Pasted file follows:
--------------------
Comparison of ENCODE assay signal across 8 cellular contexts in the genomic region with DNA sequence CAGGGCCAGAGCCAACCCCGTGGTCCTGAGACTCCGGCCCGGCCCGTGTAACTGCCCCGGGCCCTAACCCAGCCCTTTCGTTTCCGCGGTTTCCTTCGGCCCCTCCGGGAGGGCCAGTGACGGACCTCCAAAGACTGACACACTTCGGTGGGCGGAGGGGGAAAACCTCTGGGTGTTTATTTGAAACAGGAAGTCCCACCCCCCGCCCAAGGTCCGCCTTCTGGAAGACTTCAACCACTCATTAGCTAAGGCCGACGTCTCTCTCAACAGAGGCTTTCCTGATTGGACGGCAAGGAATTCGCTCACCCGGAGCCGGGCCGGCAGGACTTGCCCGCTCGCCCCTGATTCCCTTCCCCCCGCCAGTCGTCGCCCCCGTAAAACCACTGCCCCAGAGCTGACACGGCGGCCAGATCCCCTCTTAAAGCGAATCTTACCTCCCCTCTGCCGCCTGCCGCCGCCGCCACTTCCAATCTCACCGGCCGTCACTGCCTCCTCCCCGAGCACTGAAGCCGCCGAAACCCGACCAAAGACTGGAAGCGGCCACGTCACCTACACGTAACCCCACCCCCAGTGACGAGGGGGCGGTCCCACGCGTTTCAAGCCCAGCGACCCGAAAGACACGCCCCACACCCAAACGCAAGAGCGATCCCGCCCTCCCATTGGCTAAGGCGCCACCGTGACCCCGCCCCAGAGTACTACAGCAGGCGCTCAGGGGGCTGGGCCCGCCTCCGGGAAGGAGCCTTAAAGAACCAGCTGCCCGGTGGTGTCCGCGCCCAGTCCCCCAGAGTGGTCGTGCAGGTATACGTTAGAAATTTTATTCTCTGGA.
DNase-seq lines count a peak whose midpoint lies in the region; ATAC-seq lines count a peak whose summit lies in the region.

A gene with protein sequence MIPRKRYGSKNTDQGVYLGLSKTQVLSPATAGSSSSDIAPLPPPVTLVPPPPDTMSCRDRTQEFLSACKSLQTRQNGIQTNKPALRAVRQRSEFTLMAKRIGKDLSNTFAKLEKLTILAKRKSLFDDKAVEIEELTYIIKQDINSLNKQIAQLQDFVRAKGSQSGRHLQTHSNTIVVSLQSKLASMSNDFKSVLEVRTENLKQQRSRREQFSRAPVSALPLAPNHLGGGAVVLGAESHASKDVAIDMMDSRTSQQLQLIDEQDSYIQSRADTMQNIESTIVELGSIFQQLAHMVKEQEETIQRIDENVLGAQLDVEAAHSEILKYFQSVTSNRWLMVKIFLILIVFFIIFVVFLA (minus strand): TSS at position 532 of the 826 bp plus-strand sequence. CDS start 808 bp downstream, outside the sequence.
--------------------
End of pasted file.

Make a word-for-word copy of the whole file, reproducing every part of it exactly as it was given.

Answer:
Comparison of ENCODE assay signal across 8 cellular contexts in the genomic region with DNA sequence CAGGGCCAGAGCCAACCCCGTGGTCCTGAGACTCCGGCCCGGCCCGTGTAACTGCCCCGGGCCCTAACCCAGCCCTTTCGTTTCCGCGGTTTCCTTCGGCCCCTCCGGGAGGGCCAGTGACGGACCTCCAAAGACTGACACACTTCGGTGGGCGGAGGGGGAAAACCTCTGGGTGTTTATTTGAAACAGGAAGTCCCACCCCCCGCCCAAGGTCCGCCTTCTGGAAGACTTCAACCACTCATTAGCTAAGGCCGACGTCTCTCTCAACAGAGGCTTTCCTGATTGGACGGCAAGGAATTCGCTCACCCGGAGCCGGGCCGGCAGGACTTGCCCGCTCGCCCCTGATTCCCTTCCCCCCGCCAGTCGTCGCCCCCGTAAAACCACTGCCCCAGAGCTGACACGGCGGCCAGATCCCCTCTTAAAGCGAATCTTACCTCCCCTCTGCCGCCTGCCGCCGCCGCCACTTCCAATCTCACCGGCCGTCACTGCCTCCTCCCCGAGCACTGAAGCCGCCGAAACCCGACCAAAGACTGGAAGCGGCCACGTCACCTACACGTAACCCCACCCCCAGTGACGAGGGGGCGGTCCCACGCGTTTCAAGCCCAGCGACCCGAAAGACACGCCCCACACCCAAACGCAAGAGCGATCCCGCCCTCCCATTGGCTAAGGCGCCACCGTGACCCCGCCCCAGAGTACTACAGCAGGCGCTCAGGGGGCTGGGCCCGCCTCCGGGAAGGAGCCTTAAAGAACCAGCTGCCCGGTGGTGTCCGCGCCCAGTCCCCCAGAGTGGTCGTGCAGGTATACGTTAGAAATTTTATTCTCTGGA.
DNase-seq lines count a peak whose midpoint lies in the region; ATAC-seq lines count a peak whose summit lies in the region.

A gene with protein sequence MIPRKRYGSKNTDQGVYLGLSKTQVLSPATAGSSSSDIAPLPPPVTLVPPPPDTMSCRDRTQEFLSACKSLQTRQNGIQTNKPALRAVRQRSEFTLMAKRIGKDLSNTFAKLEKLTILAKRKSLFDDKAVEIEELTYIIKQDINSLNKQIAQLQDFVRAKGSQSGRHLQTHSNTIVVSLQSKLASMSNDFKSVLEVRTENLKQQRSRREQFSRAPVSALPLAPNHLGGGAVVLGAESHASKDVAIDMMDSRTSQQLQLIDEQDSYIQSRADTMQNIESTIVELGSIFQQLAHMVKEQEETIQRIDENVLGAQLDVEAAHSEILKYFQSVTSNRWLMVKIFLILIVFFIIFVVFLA (minus strand): TSS at position 532 of the 826 bp plus-strand sequence. CDS start 808 bp downstream, outside the sequence.